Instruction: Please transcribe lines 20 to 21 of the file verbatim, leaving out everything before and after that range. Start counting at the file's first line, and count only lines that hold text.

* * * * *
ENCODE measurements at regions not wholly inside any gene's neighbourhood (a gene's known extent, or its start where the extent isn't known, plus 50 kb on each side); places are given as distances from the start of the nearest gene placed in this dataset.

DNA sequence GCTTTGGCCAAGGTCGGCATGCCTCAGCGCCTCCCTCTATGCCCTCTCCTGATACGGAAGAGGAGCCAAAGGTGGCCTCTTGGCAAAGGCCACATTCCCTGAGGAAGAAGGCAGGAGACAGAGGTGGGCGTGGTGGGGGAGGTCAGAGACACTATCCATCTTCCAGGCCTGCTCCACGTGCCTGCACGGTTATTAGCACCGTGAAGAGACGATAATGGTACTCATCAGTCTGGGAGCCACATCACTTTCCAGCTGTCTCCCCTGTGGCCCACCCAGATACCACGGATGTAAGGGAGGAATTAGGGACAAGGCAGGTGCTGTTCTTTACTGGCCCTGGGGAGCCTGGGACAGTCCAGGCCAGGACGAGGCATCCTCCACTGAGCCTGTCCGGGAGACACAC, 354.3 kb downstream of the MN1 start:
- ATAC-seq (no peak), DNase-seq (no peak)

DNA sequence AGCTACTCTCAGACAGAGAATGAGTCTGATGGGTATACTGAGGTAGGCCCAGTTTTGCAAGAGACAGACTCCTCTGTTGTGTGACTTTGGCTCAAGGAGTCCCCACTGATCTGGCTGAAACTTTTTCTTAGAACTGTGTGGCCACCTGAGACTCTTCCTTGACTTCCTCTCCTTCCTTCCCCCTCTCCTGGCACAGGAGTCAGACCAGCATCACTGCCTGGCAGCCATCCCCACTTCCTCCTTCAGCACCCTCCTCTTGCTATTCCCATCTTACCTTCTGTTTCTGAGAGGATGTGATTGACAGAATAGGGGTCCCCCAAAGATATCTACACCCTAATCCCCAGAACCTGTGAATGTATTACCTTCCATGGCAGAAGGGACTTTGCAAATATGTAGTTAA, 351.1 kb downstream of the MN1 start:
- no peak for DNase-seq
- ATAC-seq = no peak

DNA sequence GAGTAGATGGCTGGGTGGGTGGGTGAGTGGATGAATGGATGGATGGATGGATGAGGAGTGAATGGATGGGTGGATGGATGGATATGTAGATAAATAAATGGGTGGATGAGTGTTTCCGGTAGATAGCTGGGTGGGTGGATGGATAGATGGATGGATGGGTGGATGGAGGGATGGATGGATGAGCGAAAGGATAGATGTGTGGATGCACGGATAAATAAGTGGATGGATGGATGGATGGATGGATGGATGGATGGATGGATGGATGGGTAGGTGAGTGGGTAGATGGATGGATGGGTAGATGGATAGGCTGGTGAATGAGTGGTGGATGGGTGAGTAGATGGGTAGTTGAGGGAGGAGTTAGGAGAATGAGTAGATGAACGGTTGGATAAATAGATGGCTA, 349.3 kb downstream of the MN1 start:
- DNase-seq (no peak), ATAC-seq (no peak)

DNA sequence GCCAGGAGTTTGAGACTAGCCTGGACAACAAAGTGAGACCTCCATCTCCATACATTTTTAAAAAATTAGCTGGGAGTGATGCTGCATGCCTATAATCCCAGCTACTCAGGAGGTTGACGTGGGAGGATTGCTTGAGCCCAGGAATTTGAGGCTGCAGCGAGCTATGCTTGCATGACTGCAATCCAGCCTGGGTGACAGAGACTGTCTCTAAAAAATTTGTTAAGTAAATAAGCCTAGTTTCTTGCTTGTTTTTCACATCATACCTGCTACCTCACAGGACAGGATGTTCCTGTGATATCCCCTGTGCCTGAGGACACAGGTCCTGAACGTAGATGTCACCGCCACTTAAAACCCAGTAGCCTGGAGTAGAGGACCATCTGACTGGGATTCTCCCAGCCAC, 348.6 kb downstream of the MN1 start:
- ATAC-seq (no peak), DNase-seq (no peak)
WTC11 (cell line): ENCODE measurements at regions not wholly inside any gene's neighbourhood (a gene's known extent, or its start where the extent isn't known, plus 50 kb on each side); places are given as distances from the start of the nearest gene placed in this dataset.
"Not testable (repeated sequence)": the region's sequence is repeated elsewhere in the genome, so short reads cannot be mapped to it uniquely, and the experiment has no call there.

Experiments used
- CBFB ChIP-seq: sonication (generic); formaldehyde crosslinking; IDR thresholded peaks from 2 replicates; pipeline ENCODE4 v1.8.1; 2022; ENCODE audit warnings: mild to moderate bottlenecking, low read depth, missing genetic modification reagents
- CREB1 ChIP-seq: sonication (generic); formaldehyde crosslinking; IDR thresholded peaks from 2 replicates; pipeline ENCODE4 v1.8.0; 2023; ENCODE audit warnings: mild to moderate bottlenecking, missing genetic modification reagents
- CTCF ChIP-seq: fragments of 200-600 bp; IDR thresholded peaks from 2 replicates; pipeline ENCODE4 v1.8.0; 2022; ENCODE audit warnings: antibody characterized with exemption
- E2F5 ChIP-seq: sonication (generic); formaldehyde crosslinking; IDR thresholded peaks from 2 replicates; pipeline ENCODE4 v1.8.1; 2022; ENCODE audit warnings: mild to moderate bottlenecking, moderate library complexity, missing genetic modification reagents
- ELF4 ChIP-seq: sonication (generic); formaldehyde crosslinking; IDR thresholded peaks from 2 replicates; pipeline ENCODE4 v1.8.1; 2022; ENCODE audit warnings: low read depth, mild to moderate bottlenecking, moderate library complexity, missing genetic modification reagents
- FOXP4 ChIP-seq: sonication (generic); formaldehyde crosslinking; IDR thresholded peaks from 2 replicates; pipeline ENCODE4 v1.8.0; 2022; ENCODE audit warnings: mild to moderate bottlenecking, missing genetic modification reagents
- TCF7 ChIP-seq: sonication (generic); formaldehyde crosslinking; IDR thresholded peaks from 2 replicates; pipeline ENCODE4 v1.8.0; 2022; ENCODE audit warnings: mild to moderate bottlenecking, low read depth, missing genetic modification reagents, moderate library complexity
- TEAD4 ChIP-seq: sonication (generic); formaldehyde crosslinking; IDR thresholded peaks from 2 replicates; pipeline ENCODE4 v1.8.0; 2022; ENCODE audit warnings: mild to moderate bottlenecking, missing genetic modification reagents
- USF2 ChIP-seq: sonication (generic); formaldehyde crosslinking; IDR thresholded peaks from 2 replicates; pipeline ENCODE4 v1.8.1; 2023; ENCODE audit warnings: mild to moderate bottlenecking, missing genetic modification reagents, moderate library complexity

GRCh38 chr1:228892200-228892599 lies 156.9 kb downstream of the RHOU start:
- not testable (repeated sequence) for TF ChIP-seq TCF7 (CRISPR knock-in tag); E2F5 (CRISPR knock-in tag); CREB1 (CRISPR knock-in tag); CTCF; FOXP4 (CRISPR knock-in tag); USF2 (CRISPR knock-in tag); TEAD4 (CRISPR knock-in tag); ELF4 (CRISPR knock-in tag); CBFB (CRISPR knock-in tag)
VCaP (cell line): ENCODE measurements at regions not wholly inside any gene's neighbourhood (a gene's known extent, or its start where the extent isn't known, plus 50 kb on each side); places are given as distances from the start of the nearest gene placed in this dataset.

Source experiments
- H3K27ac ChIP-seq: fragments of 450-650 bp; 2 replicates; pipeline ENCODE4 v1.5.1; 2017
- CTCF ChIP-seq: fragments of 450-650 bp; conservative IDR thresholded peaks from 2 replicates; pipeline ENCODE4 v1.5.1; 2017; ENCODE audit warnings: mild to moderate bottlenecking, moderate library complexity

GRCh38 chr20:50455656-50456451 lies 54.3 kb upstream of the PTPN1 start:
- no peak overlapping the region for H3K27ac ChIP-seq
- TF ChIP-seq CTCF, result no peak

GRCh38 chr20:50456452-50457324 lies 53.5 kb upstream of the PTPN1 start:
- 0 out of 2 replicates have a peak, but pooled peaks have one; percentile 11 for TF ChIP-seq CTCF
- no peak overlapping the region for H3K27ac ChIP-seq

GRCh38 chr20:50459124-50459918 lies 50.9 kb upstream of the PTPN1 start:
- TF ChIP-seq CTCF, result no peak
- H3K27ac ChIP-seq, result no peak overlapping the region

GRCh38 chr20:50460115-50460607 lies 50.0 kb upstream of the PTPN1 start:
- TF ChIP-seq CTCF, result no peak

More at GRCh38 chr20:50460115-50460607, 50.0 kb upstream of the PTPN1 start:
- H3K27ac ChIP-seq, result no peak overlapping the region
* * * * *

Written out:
- TCF7 ChIP-seq: sonication (generic); formaldehyde crosslinking; IDR thresholded peaks from 2 replicates; pipeline ENCODE4 v1.8.0; 2022; ENCODE audit warnings: mild to moderate bottlenecking, low read depth, missing genetic modification reagents, moderate library complexity
- TEAD4 ChIP-seq: sonication (generic); formaldehyde crosslinking; IDR thresholded peaks from 2 replicates; pipeline ENCODE4 v1.8.0; 2022; ENCODE audit warnings: mild to moderate bottlenecking, missing genetic modification reagents